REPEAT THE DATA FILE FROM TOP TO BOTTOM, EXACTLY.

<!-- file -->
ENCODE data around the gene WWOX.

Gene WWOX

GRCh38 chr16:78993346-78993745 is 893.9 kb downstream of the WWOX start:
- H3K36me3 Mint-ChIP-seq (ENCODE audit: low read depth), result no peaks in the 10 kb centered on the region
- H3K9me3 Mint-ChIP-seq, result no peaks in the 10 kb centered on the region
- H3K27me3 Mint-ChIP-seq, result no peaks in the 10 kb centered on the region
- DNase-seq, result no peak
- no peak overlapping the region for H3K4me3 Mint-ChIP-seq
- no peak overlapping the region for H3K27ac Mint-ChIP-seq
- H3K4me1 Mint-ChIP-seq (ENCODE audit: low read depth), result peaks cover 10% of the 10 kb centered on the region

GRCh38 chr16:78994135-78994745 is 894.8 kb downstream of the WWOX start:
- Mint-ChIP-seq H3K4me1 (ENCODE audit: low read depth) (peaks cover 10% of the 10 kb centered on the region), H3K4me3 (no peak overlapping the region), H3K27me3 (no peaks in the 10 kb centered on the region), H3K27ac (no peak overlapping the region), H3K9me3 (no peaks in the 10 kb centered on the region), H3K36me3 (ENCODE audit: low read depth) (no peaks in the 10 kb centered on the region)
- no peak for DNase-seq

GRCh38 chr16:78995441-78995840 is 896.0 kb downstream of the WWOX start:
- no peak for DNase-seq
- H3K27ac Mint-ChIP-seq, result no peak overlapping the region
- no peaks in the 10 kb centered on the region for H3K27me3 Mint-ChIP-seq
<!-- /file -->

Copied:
ENCODE data around the gene WWOX.

Gene WWOX

GRCh38 chr16:78993346-78993745 is 893.9 kb downstream of the WWOX start:
- H3K36me3 Mint-ChIP-seq (ENCODE audit: low read depth), result no peaks in the 10 kb centered on the region
- H3K9me3 Mint-ChIP-seq, result no peaks in the 10 kb centered on the region
- H3K27me3 Mint-ChIP-seq, result no peaks in the 10 kb centered on the region
- DNase-seq, result no peak
- no peak overlapping the region for H3K4me3 Mint-ChIP-seq
- no peak overlapping the region for H3K27ac Mint-ChIP-seq
- H3K4me1 Mint-ChIP-seq (ENCODE audit: low read depth), result peaks cover 10% of the 10 kb centered on the region

GRCh38 chr16:78994135-78994745 is 894.8 kb downstream of the WWOX start:
- Mint-ChIP-seq H3K4me1 (ENCODE audit: low read depth) (peaks cover 10% of the 10 kb centered on the region), H3K4me3 (no peak overlapping the region), H3K27me3 (no peaks in the 10 kb centered on the region), H3K27ac (no peak overlapping the region), H3K9me3 (no peaks in the 10 kb centered on the region), H3K36me3 (ENCODE audit: low read depth) (no peaks in the 10 kb centered on the region)
- no peak for DNase-seq

GRCh38 chr16:78995441-78995840 is 896.0 kb downstream of the WWOX start:
- no peak for DNase-seq
- H3K27ac Mint-ChIP-seq, result no peak overlapping the region
- no peaks in the 10 kb centered on the region for H3K27me3 Mint-ChIP-seq